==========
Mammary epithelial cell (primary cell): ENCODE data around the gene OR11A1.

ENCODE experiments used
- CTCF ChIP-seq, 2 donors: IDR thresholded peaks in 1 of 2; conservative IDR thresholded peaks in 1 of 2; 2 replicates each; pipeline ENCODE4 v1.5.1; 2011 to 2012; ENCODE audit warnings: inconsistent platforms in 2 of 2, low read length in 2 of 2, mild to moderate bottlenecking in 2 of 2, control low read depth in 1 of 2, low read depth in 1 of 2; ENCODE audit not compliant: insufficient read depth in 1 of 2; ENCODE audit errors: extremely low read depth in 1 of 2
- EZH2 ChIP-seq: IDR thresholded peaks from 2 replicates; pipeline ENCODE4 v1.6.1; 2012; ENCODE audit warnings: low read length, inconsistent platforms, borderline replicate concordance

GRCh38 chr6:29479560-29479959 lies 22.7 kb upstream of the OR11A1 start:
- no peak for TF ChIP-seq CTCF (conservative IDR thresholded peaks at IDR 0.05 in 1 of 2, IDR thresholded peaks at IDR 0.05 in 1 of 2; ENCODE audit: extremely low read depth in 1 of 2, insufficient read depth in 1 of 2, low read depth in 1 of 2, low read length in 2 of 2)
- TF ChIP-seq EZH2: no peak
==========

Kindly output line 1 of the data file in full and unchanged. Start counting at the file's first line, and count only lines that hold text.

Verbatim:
Mammary epithelial cell (primary cell): ENCODE data around the gene OR11A1.